Multinational Corporate Restructuring and International Competitiveness

by Peter Enderwick

Fall 1989

Volume 32
Issue 1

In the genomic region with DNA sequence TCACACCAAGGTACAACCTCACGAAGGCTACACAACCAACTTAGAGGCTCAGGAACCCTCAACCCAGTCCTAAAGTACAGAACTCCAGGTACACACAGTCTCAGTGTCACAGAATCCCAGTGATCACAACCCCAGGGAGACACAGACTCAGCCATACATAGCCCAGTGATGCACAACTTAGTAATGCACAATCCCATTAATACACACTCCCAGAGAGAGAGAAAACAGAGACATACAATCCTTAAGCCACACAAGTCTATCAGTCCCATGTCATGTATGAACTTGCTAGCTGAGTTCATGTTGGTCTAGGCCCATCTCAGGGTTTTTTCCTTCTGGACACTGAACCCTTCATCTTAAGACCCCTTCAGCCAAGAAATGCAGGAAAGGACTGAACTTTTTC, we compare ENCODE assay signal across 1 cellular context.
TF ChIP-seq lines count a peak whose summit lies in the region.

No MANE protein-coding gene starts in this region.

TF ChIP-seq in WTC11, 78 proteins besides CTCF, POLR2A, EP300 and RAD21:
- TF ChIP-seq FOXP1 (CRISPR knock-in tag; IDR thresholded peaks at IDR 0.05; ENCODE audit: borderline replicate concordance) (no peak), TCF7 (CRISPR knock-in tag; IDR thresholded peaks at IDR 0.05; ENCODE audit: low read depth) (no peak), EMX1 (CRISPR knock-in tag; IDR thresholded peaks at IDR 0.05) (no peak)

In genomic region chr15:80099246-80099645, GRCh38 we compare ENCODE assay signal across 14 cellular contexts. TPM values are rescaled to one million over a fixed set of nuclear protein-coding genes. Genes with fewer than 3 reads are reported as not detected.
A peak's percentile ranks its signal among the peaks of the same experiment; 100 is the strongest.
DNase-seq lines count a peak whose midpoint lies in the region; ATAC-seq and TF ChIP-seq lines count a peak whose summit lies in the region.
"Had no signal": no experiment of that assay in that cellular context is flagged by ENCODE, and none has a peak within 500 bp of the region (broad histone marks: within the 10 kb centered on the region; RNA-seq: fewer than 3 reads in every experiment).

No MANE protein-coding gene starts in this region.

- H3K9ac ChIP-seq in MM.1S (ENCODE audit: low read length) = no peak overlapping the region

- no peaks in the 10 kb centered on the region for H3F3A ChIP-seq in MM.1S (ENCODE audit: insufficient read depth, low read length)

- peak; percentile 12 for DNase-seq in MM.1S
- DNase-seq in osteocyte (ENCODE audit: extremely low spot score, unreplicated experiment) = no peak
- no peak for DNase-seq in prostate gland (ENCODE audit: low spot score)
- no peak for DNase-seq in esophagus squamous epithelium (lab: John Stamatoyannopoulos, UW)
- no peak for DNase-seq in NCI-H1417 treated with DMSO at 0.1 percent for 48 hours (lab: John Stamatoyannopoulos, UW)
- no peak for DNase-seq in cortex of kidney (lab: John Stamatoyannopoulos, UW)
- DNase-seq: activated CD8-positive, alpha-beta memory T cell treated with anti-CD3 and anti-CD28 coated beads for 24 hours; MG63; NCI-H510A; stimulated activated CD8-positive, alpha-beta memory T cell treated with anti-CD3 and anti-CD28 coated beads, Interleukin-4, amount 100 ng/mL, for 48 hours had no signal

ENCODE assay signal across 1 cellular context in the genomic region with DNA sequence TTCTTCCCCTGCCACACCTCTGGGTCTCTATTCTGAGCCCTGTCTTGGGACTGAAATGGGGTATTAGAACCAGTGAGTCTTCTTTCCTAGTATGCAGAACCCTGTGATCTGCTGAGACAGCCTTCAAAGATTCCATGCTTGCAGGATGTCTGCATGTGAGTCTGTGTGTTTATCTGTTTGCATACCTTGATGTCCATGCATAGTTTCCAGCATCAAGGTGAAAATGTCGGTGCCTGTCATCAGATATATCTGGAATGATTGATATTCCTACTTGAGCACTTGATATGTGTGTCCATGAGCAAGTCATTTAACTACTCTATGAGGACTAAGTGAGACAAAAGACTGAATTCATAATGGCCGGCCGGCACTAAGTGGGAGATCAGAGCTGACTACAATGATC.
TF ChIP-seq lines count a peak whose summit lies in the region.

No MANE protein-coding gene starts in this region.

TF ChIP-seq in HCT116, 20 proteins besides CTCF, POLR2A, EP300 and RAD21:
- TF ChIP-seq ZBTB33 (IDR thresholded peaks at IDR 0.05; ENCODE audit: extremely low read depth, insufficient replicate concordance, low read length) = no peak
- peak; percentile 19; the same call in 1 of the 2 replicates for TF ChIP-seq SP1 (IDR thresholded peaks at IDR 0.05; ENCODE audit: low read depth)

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This article addresses an important facet of corporate restructuring: namely, the implications for future competitiveness. It compares patterns of restructuring within leading U.S. and Japanese companies since the late 1970s. Marked differences are apparent. U.S. firms rely to a considerable extent on intensification, rationalization, collaboration, and incremental internationalization. In contrast, major Japanese enterprises' restructuring has concentrated on investment and technical change and incremental internationalization. In the long term, the restructuring strategies pursued by Japanese multinationals appear to offer more significant and enduring competitive benefits. This is because the most widely adopted strategies have their principal impact on proprietary competitive assets and internationalization advantages. In contrast, the emphasis of U.S. corporations has been on overcoming locational disadvantage and restoring the conditions for competitive operation in the home market. This emphasis, while enhancing locational or comparative advantage, does little to create proprietary competitive advantages.

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